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Special Report: Smart remediation – cleaning up contaminated land across the Middle East

by Guest on Aug 2, 2017


Ronnie Theodory, regional environment        business director, Middle East, Arcadis.
Ronnie Theodory, regional environment business director, Middle East, Arcadis.

Innovative approaches can accelerate the speed at which contaminated sites, used by oil and gas firms, both upstream and downstream, once more become viable for alternative uses, opines Ronnie Theodory, regional environment business director, Arcadis.

Natural resources like oil and gas have played a critical part in the development of the Middle East region. Exploration, production, and the exportation of these fuels have served as the economic engine that has enabled the GCC countries to invest in incredible nation-building programmes over the last 30 years.

However, while these petrochemicals have significant economic value, they also carry an inherent risk, if they are released into the environment. Whether through accidental spillages at gas stations, leakages from ageing pipework, or other natural factors, environmental contamination is an issue in many parts of the Middle East region.

Contamination of land and water represents a significant liability as it can persist for decades, poses a threat to human health, and can be very costly to remediate. Precise solutions are required that can effectively address these issues in the quickest, safest, and most cost-effective manner possible.

Traditional methods impacting the value of remediation

In the Middle East, one of the biggest remediation challenges to date has been a reliance on outdated investigation methods like monitoring wells. This approach is well understood within the industry. However, it is one that is fundamentally flawed as it prioritises repeatability at the expense of accuracy.

As a result, it often provides a skewed perspective on the size of a contaminant source and its behaviour. This makes it difficult to develop a remediation strategy that will remove the contaminant mass in a timely and cost-effective manner.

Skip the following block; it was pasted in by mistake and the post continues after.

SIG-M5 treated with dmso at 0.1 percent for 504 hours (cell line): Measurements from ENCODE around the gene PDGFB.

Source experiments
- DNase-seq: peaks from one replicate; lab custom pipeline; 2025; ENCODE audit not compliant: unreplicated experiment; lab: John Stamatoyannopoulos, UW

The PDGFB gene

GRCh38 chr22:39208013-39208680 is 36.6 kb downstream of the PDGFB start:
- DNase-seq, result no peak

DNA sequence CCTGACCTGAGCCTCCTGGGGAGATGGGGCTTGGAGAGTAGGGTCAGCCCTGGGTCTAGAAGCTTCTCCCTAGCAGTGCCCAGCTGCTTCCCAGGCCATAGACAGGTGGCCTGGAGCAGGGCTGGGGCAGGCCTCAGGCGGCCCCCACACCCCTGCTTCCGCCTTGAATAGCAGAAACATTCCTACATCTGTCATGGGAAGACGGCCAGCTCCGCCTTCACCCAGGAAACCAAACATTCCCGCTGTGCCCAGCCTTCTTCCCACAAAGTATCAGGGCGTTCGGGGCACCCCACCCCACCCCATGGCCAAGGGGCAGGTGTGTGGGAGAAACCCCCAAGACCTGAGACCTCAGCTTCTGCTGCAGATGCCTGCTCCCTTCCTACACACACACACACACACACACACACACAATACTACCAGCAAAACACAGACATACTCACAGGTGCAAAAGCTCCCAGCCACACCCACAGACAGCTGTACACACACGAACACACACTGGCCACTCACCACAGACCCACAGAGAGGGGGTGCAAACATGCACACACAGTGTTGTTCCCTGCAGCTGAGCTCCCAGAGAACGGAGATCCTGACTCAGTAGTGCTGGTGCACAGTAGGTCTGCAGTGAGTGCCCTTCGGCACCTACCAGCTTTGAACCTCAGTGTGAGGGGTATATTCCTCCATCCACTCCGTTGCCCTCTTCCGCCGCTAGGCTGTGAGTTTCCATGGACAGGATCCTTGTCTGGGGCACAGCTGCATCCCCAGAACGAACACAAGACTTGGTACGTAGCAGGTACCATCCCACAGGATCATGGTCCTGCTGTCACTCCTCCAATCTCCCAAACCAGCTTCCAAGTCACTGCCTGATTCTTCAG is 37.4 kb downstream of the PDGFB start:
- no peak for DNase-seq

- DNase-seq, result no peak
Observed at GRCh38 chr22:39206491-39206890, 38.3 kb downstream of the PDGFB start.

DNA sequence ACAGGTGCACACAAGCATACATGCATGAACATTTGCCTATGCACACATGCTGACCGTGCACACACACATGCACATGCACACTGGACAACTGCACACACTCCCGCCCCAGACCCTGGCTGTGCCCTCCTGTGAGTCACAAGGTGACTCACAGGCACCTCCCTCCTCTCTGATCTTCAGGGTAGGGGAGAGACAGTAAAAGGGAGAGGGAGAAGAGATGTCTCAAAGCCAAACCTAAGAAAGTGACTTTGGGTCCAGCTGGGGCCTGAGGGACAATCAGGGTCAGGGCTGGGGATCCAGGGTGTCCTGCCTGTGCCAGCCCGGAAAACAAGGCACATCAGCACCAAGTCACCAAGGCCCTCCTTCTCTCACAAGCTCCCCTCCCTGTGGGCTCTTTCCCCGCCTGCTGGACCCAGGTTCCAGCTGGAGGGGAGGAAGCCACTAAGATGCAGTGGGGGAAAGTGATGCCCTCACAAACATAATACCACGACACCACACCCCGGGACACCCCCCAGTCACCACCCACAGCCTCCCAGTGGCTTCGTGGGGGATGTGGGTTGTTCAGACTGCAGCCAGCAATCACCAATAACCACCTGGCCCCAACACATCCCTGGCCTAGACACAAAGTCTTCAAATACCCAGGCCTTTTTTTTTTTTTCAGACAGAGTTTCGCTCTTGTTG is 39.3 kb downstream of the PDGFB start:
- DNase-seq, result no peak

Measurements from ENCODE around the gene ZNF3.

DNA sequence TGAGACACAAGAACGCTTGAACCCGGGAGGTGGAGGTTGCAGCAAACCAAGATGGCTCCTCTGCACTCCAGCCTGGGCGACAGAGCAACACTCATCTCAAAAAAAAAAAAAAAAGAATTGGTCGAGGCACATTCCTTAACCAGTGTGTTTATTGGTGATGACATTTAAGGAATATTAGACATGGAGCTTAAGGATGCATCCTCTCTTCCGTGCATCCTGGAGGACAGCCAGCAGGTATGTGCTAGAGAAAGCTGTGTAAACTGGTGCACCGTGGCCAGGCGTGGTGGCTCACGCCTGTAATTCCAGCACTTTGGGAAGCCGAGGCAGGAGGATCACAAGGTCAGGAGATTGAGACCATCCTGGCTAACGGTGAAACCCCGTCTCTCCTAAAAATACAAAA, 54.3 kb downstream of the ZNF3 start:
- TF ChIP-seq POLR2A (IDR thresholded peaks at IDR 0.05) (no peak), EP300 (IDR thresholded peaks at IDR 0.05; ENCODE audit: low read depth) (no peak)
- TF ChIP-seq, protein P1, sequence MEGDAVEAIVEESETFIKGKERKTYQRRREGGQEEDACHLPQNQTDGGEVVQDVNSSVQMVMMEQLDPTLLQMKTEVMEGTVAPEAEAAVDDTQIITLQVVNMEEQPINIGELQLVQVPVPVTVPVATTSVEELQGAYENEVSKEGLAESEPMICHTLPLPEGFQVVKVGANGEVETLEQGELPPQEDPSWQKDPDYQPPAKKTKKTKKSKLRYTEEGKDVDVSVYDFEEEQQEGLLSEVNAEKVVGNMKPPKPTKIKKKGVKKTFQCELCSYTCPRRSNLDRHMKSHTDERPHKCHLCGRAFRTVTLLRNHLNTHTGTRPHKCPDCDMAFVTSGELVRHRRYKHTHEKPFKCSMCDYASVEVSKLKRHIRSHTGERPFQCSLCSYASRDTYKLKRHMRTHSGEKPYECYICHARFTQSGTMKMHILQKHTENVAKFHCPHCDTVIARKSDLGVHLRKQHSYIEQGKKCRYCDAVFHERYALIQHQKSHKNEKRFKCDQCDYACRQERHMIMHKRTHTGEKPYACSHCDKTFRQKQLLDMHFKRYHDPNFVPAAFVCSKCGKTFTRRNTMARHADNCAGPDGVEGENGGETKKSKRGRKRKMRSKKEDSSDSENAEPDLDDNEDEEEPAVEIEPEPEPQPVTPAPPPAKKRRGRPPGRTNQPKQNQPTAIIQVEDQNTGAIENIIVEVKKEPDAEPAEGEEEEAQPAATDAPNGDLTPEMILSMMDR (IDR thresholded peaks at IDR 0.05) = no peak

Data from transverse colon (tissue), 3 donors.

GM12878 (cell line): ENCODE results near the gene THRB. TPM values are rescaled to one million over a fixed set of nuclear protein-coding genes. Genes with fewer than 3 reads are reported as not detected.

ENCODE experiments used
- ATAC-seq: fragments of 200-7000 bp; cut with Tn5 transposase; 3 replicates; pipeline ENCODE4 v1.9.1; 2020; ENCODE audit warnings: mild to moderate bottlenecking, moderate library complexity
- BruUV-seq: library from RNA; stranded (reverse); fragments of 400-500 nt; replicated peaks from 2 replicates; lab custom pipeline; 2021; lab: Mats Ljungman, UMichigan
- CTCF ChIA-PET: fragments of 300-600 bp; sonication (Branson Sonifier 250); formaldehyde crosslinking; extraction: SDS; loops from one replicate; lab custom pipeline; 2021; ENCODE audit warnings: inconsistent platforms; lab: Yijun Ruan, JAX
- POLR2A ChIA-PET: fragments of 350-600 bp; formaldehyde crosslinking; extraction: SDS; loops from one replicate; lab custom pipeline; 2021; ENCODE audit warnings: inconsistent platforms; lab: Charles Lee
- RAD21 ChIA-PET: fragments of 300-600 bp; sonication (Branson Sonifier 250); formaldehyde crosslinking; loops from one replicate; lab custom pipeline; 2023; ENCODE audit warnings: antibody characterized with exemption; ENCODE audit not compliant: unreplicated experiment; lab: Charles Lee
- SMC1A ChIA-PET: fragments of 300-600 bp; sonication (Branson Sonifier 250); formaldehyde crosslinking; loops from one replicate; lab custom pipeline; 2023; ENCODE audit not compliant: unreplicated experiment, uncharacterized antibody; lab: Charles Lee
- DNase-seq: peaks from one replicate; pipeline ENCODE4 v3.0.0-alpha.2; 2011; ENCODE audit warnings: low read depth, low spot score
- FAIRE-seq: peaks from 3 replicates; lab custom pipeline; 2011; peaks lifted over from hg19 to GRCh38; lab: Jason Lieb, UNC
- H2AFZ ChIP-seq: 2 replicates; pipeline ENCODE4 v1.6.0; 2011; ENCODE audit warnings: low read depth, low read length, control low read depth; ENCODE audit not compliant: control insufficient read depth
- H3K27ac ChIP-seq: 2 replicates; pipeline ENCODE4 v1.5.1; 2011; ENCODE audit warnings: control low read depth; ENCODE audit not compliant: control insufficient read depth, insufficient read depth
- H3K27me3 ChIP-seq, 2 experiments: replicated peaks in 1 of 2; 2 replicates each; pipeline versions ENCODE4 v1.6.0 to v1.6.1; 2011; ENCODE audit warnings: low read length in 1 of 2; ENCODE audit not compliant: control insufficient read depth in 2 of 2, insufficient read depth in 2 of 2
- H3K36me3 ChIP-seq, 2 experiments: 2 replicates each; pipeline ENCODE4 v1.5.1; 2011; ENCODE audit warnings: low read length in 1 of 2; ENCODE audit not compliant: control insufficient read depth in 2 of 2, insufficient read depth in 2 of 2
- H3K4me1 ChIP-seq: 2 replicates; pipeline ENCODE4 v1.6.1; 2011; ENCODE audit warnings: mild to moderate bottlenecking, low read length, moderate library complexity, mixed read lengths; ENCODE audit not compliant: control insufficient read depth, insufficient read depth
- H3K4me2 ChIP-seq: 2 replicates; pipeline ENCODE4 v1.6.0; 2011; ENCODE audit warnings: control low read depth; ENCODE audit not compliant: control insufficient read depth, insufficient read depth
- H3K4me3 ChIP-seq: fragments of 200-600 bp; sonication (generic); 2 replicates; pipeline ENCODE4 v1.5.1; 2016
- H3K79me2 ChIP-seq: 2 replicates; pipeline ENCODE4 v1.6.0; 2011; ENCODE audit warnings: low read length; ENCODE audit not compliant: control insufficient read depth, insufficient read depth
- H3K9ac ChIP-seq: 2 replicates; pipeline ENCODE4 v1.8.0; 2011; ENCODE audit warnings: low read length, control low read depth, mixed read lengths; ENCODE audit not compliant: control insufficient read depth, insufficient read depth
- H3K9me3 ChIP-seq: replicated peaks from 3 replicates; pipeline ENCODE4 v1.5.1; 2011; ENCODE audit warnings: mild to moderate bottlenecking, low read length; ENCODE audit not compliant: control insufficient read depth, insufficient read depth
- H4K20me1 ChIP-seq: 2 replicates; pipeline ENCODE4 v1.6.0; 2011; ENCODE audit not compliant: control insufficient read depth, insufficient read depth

Traditionally, there has also been a focus on treating the entire plume rather than a targeted portion. This is unnecessary as our research shows that, in an average large plume, over 80 percent of the contaminant mass resides in less than 20 percent of the plume. Trying to treat the whole plume results in higher costs, longer clean-up timeframes and lower performance, all of which can mean that remediation efforts fall short of the initial client expectations.

New approaches needed to accelerate remediation activities

To help build greater momentum around remediation in the region and accelerate the speed at which contaminated land is cleaned up, a smarter and more commercially focused approach is needed. To address some of the limitations that we see with traditional forms of remediation, Arcadis developed a more innovative approach to site evaluation, which is called Smart Characterization™.

This new solution helps to accelerate the speed at which site investigations are carried out by focusing on the part of a groundwater plume that is moving, as this is the area that poses the greatest potential risk and liability. This dynamic approach to site investigation provides clients with a clearer understanding of site conditions and enables them to make better business decisions.

By using real-time, high-resolution sampling and 3D visualisation tools, Smart Characterization can create a flux-based conceptual site model (CSM) that distinguishes the contaminant mass that moves from the static mass.  The ability to map and distinguish mass transport zones from mass storage zones is key to a successful remedy as this facilitates a much more focused and cost-effective remediation solution.

Defining the magnitude of mass movement at different zones within an aquifer is also crucial. Transport behaviour, and effective clean-up options, differ along the length of a plume due to the plume maturation process.

This leads to different styles of contaminant mass movement, or flux, in different soil types along the length of a plume. Smart characterization helps clients to optimise treatment at different segments of the plume and establish reliable project goals and timeframes before large-scale remediation begins.

The visualisation tool also reduces the need to follow the traditionally repetitive processes of drawing up work plans, sampling and testing, and analysing and reporting data. By removing some of this labour-intensive activity, it is possible to minimise the time needed to understand the risk and implement a remedy.


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